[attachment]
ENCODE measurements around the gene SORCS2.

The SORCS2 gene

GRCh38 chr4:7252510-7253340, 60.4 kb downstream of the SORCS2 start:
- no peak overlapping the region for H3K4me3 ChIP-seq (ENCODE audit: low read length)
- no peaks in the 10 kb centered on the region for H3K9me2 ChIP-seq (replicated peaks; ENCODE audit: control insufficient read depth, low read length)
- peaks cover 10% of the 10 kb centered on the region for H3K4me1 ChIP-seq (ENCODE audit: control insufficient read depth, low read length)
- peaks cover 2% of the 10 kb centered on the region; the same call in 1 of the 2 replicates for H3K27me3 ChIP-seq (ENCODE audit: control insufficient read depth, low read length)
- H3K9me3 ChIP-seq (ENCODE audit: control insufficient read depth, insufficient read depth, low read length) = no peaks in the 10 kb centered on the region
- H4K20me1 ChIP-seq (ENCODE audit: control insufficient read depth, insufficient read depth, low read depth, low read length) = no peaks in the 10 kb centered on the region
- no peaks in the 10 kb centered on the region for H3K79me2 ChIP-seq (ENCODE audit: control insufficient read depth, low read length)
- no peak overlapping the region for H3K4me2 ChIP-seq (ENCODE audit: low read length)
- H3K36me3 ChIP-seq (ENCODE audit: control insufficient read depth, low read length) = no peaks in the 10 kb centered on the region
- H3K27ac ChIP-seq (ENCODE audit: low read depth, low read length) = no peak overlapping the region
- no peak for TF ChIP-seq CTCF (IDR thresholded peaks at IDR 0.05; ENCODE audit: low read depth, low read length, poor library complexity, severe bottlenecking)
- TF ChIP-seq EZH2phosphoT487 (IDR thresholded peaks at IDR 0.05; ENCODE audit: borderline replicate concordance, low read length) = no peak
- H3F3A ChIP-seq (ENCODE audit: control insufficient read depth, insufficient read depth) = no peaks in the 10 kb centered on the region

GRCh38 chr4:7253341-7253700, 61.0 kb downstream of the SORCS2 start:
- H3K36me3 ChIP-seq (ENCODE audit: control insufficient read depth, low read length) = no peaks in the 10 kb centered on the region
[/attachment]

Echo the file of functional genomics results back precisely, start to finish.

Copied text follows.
ENCODE measurements around the gene SORCS2.

The SORCS2 gene

GRCh38 chr4:7252510-7253340, 60.4 kb downstream of the SORCS2 start:
- no peak overlapping the region for H3K4me3 ChIP-seq (ENCODE audit: low read length)
- no peaks in the 10 kb centered on the region for H3K9me2 ChIP-seq (replicated peaks; ENCODE audit: control insufficient read depth, low read length)
- peaks cover 10% of the 10 kb centered on the region for H3K4me1 ChIP-seq (ENCODE audit: control insufficient read depth, low read length)
- peaks cover 2% of the 10 kb centered on the region; the same call in 1 of the 2 replicates for H3K27me3 ChIP-seq (ENCODE audit: control insufficient read depth, low read length)
- H3K9me3 ChIP-seq (ENCODE audit: control insufficient read depth, insufficient read depth, low read length) = no peaks in the 10 kb centered on the region
- H4K20me1 ChIP-seq (ENCODE audit: control insufficient read depth, insufficient read depth, low read depth, low read length) = no peaks in the 10 kb centered on the region
- no peaks in the 10 kb centered on the region for H3K79me2 ChIP-seq (ENCODE audit: control insufficient read depth, low read length)
- no peak overlapping the region for H3K4me2 ChIP-seq (ENCODE audit: low read length)
- H3K36me3 ChIP-seq (ENCODE audit: control insufficient read depth, low read length) = no peaks in the 10 kb centered on the region
- H3K27ac ChIP-seq (ENCODE audit: low read depth, low read length) = no peak overlapping the region
- no peak for TF ChIP-seq CTCF (IDR thresholded peaks at IDR 0.05; ENCODE audit: low read depth, low read length, poor library complexity, severe bottlenecking)
- TF ChIP-seq EZH2phosphoT487 (IDR thresholded peaks at IDR 0.05; ENCODE audit: borderline replicate concordance, low read length) = no peak
- H3F3A ChIP-seq (ENCODE audit: control insufficient read depth, insufficient read depth) = no peaks in the 10 kb centered on the region

GRCh38 chr4:7253341-7253700, 61.0 kb downstream of the SORCS2 start:
- H3K36me3 ChIP-seq (ENCODE audit: control insufficient read depth, low read length) = no peaks in the 10 kb centered on the region